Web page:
Give me one reason to stay here, as the great Tracy Chapman sang, and I’ll turn right back around.
Bainbridge Island School District officials are apparently taking a page from the Cleveland singer-songwriter’s book and asking students, coaches, parents, and community members to weigh in with their reasons for and against a possible departure from the Metro League via an online survey, which closed earlier this week after a brief input period.
BHS athletes currently play in the highly competitive Metro League, and school officials recently said they will conduct an extensive exploration of its options for alternative league affiliation.
Potential factors in the decision to change (or not) the school’s current athletic categorization include instructional time concerns, travel requirements and the general level of competition, according to school officials.
The idea to switch leagues has come up before, but proved unpopular with many Spartan athletes and their parents, while BHS coaches were split on the proposal to move to the Olympic League.
The school board ultimately decided in December 2013 to remain in the Metro League.
Yet the issue is not as settled as it seemed.
In the seeking of individual input, the recent polling effort by district officials included three different surveys, and participants were asked to take the one “based on which best describes you.”
Options included a survey for a “Current high school parent,” “Current high school staff” and “All others,” which was said to be for school district parents of elementary to middle school-age children, district staff in elementary and middle schools, and other community members.
Results of the survey were not immediately available. Joe Power, BHS associate principal and athletic director, said the process is still in the early stages.
“We are still gathering feedback from our stakeholders and will report to the school board at the next meeting on [Thursday] Jan. 30,” he said.
Meanwhile, the Review reached out to several BHS coaches for direct comment on the issue.
Boys basketball team Head Coach Steve Haizlip said that although there were likely benefits to a switch, he had no personal preference.
“I don’t know if I have an opinion,” he said, “but I think it would be nice to play games over here.
“There would be, I think, a lot of good rivalries. I also think it would reduce our travel. It can be pretty brutal. It’s hard on me, I couldn’t imagine what it’s like on these kids who are trying to go to school and take tests.”
Ultimately, Haizlip said he’d coach the Spartans in any league.
“I’m not trying to get too involved with it,” he said. “But I do think the rivalries on this side and, most importantly, the time that would go away from the travel, that’s the most important. I can handle it, it’s tiring, but these kids, it’s tough on them.”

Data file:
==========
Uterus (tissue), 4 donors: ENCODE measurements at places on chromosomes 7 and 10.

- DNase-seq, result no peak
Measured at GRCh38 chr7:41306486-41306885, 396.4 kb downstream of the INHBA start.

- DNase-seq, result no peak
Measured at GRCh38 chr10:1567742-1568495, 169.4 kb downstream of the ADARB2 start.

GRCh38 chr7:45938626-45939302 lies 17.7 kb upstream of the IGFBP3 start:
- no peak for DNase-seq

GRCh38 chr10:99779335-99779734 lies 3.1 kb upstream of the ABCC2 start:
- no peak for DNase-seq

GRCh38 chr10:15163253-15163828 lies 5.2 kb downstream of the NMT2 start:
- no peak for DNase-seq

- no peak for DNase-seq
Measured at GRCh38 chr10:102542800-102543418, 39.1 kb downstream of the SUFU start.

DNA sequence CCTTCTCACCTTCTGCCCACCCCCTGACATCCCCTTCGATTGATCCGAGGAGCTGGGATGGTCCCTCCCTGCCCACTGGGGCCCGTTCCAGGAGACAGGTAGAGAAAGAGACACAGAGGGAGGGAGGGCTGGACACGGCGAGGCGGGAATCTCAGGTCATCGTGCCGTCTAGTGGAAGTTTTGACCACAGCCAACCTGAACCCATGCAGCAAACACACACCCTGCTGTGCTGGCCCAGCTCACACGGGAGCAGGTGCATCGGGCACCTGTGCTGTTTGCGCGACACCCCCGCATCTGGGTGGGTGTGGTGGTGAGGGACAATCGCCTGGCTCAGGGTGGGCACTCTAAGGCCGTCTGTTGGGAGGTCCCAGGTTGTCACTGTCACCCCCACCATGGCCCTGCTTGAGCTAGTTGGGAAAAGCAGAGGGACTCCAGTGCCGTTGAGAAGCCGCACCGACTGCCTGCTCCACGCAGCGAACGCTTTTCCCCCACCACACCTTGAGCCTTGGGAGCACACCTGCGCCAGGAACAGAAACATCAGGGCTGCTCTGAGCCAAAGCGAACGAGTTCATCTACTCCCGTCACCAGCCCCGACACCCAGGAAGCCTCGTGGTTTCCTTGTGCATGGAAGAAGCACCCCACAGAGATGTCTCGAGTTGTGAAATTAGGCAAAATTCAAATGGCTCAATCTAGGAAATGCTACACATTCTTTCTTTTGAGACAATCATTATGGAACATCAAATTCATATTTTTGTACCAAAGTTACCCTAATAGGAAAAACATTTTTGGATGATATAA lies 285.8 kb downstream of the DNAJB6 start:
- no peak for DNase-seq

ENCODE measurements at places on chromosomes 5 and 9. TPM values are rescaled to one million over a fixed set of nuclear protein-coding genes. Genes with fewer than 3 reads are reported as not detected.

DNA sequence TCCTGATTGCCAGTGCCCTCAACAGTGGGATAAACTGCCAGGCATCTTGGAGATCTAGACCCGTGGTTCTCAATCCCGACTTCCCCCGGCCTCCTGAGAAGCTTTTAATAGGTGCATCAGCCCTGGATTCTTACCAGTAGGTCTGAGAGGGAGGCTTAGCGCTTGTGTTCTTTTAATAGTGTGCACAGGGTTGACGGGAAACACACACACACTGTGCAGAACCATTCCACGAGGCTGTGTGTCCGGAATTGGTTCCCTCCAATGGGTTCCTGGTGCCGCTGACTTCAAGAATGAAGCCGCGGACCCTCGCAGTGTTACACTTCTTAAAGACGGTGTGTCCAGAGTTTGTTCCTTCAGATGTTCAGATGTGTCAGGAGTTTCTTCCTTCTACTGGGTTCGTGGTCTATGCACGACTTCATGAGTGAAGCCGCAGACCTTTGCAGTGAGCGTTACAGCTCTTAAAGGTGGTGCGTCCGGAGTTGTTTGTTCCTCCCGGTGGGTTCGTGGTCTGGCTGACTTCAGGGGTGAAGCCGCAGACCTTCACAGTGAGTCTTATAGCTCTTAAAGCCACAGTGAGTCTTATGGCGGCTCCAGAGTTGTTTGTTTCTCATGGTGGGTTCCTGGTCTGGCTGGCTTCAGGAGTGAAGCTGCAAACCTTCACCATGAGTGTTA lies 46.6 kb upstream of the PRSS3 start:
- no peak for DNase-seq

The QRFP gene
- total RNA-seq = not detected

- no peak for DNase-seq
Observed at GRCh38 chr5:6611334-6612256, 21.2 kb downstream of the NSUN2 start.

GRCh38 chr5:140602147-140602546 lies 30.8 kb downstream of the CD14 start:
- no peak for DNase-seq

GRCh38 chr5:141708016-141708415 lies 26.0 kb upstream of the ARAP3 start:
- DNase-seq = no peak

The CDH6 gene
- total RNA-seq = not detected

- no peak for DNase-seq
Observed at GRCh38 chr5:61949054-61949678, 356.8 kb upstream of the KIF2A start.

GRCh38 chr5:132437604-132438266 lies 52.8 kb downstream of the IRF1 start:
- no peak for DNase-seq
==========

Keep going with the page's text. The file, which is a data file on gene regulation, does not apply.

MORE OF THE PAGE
Contrariwise, football team Head Coach Jeff Rouser said he definitely preferred to remain in Metro.
“We’re rebuilding the program and we’ve had some success and we’re slowly working our way up,” Rouser said. “We’re getting more confident, we’re getting more players.
“In our mind,” he added, “if we went to Olympic, it would kind of reverse all that.”
Whereas once, Rouser said, he might have understood why those involved with programs that struggle to compete in the Metro — including, previously, football — would want out rather than having to face the same formidable opponents every season, recent changes within the league and the creation a new division has already addressed that concern.
“The Metro, it’s a great league,” Rouser said. “What they did in terms of the dynamic movement of teams within the three divisions, based upon how each team competes in the division year-to-year, is a beautiful thing.
“[Metro] is a very well run conference and it’s highly respected by college coaches and players and that makes a difference, it makes a huge difference.”
Rouser’s own daughter, the coach explained, benefited from what he called the league’s “credibility.”
“Most of the sports at Bainbridge that are in the Metro do well,” he said. “My daughter was a diver at Bainbridge. She was recruited; she’s going to the Naval Academy right now. If she was not in the Metro League she would not be at the Naval Academy right now.”
The coach said he was unaware of a desire to switch leagues at any level of the football program.
“I haven’t heard anybody say that they want to change leagues,” he said. “My mode, and from the players that I’ve spoken to, and the parents that I’ve spoken to, and the boosters that I’ve spoken to, we’re all in sync that we want to stay in Metro.